Bands of brothers: the socio-political and military organisation of Viking armies during the 9th century
Author(s): Ben Raffield
During the mid- to late-9th century, historical sources attest to large Viking raiding-fleets and ‘armies’ operating in northwestern Europe. These itinerant groups were not only seeking plunder but also land to settle, and some managed to establish colonies and enclaves with varying long-term success.
The size and impact of these groups came under scrutiny during the latter half of the 20th century, when some scholars sought to downplay the influence of warfare as a catalyst of social and political change during the Viking Age. However, in recent years, others have begun to seriously reconsider and challenge these perspectives. It is now widely accepted, for example, that Viking ‘armies’ could be very large indeed, and that they were powerful military and political entities in their own right. Focusing primarily on the Great Army, which was active in England during the period 865-78, this paper explores the structure and objectives of these groups through the consideration of archaeological material and contemporaneous annals. I argue that the Great Army is better considered as a mobile society or polity rather than an armed force, a distinction that has many implications for our understanding of this and other such Viking groups operating during the period.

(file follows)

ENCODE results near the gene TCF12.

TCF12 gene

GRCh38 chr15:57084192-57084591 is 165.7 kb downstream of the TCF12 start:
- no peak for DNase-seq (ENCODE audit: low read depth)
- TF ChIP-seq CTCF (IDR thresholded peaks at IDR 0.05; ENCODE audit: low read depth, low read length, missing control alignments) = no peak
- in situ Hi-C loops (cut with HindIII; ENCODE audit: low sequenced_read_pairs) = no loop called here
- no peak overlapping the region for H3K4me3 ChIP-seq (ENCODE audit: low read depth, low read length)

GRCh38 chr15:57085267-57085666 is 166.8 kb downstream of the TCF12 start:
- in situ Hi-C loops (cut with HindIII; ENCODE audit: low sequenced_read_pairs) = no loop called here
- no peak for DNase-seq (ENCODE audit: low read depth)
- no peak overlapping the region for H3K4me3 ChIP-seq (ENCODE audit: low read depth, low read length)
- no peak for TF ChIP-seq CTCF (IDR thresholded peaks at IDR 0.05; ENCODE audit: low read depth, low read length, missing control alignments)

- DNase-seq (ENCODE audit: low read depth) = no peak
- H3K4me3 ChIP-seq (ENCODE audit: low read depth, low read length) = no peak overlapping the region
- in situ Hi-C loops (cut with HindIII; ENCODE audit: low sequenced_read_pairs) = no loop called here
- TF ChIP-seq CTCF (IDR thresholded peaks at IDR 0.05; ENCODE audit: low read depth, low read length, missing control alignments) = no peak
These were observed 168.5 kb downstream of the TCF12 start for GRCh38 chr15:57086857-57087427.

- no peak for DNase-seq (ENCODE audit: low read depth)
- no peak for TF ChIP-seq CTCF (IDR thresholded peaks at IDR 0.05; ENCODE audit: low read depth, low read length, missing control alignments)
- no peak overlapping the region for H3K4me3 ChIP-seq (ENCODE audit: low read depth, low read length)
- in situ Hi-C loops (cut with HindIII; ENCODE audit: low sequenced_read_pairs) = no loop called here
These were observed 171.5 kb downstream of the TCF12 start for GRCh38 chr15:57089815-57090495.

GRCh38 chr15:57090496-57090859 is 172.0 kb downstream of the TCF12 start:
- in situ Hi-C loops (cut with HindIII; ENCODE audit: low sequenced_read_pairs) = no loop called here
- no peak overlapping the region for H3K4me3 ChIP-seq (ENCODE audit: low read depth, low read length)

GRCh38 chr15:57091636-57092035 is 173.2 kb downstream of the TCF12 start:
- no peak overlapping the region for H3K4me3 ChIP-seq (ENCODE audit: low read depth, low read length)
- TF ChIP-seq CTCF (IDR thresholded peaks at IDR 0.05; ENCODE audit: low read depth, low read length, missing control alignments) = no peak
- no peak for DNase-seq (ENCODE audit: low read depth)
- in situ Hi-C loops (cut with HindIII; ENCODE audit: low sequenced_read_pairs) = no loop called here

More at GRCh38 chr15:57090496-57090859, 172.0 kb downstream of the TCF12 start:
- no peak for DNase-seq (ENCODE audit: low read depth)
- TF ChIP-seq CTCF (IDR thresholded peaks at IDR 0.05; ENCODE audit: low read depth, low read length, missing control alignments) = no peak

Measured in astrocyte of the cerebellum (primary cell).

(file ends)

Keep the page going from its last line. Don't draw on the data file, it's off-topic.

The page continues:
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Bands of brothers: the socio-political and military organisation of Viking armies during the 9th century. Ben Raffield. Presented at The 81st Annual Meeting of the Society for American Archaeology, Vancouver, British Columbia. 2017 ( tDAR id: 430719)
min long: -11.074; min lat: 37.44 ; max long: 50.098; max lat: 70.845 ;
Abstract Id(s): 13278